It is incredibly important to bring the dialogue around mental health out of the shadows. Many people struggle with the difficulties of an undiagnosed mental illness until it’s too late. Mental health disorders of any severity can be treated if we are willing to be open, honest, and seek help. There are three main reasons why it is important to destigmatize the mental health conversation, and here are just a few.

Normalize the Mental Health Conversation

By being more open about our mental health, we as a society can remove the myths and falsehoods that surround the topic. The more open we can be, the more likely those that need help will feel comfortable seeking it. 

Stop the Increase of Mental Health Disorders

Various types of mental health disorders have continued to increase in recent years. Some studies show that severe mental health issues like major depressive disorder are increasing 2%-5% a year among the ages 18-25. As more and more people are affected by various mental illnesses, it reinforces the idea that we must be open with our struggles in order to break the cycle.

Promote Healthy Treatment for Mental Illness and Lower Suicide Rates

This is the most important reason, to be honest about the state of your mental health. Because of the taboo nature of mental illness, many people are not getting the treatment they need and deserve. Studies show that over 90% of suicidal individuals have a diagnosable mental illness. The more we can destigmatize these issues, the more likely people will get the treatment they need. 


Receiving treatment for your mental health does not have to disrupt your life. In fact, it can be as simple as a short zoom call once a week. For more serious cases, there are residential and long-term treatment options, but for many patients, getting healthy is as simple as finding the right therapist or medication.

What are the Causes of Mental Health Disorders? 

Mental illnesses, in general, can be caused by several different factors. Everyone feels a bit of sadness or anxiety throughout life. These feelings only become disorders when they are experienced for prolonged periods of time or repeatedly. While every mental health journey is different, there are a few factors that seem to contribute to a higher likelihood of developing a mental illness.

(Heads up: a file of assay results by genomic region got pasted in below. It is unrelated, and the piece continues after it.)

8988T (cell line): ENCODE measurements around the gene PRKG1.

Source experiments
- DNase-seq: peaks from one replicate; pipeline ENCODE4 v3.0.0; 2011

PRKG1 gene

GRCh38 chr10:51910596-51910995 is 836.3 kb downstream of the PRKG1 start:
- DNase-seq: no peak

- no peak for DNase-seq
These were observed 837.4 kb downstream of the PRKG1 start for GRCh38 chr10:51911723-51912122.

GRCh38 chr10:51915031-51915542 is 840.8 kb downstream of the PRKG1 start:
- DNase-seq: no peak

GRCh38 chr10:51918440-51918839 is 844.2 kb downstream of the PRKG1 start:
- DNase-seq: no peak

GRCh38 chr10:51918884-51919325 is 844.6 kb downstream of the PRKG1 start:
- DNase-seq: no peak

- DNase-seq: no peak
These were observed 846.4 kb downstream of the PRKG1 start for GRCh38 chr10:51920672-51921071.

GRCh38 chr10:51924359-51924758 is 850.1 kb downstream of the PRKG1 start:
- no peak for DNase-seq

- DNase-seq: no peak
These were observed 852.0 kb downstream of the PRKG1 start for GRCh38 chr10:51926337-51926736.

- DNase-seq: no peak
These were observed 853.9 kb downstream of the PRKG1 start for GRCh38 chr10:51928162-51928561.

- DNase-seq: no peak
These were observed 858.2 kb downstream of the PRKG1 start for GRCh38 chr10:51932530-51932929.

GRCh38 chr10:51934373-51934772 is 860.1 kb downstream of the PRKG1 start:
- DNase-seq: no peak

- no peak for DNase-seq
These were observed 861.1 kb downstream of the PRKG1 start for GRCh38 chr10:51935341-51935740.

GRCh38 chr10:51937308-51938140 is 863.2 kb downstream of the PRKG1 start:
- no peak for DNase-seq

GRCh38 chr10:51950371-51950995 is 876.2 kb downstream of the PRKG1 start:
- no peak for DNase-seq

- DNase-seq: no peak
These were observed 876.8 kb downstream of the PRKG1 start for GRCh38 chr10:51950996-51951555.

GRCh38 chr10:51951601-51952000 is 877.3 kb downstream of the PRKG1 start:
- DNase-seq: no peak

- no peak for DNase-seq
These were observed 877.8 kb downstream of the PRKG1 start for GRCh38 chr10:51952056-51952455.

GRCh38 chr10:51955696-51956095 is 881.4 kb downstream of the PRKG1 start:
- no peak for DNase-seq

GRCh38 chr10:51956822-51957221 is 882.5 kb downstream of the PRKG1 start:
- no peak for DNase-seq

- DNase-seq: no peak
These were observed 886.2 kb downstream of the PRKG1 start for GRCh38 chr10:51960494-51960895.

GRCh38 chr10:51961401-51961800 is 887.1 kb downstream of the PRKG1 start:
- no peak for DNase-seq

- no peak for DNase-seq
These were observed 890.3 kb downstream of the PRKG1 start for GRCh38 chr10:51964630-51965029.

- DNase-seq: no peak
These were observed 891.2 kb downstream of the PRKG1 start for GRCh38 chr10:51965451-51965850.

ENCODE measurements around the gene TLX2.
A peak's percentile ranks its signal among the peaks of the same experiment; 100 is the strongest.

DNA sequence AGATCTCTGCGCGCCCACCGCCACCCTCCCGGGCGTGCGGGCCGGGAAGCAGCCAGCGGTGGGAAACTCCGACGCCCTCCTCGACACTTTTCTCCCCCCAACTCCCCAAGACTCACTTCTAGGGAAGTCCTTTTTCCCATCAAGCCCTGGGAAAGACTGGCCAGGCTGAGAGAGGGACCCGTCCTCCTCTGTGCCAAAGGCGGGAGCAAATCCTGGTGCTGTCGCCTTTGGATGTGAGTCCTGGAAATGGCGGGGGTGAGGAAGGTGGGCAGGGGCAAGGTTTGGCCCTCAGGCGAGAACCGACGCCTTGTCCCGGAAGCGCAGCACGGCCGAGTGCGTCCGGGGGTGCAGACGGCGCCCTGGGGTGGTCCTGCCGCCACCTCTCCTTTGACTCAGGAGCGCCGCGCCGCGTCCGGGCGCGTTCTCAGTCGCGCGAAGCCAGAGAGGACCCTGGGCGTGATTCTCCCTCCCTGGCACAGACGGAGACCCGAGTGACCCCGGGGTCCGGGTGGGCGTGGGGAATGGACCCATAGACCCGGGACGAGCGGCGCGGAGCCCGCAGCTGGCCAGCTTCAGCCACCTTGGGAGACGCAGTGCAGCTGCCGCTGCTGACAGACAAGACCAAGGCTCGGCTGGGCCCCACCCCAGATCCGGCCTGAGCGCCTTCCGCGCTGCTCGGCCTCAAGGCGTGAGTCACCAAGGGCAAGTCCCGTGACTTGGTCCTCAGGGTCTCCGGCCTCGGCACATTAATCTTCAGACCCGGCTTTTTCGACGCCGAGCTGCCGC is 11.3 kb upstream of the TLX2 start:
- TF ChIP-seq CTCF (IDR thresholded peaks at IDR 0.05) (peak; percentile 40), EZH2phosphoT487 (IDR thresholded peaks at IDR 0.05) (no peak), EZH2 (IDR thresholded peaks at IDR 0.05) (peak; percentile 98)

Mental illness can be significantly more common in those whose blood relatives have exhibited symptoms. Certain genetic factors will increase the risk of developing a mental illness, but they may not be triggered until later in life. 

Environmental Exposures Before Birth and in Infancy 

Sometimes expecting and nursing mothers are unknowingly exposed to harmful chemicals in drinking water or their homes. These chemicals can cause birth defects or brain development issues and can make children more susceptible to mental illness. 

Brain Chemistry Changes

Changes in brain chemistry can come from many factors, including trauma, physical accident, or substance abuse. When these changes occur, people are more likely to develop a mental health concern.  

What is the Relationship Between Mental Health and Addiction?

Mental health issues often precede addiction issues and the two disorders are closely linked. The presence of both a mental illness and an addiction issue is called a dual diagnosis or a co-occurring disorder. Dealing with substance addiction or a mental health issue is never easy. Dealing with both at the same time can be life-altering. 

If someone is dealing with a dual diagnosis of a mental health concern along with an addiction disorder, they will have to deal with the symptoms of each unique disorder individually. Complicating matters, these disorders will worsen each other and compound present symptoms. An unchecked mental illness can lead to worsening substance abuse. Substance use disorder can worsen the symptoms of depression, bipolar, and the like. 

The presence of two or more mental health and addiction disorders is more common than many realize. 

  • Roughly 50 percent of individuals with severe mental health issues have a co-occurring substance use disorder
  • 37% of alcohol abusers and about 50% of drug abusers have a corresponding mental illness

Ignoring a mental illness or a substance use disorder can make both matters much worse. It is important to know that you or your loved one have the power to overcome these disorders. With proper care, support and treatment, you can overcome a co-occurring disorder and take back your life.

Contact Harmony Place Today! 

For decades, mental health and addiction professionals at Harmony Place have been providing effective mental health care. By working closely with our clients to understand the nature of their challenges, we are able to provide targeted solutions. All our approaches address each individual’s unique needs.

With a holistic approach encompassing psychotherapy, psychiatry, and other therapeutic services we can help you achieve recovery from mental health disorders and/or addiction. Contact our team today!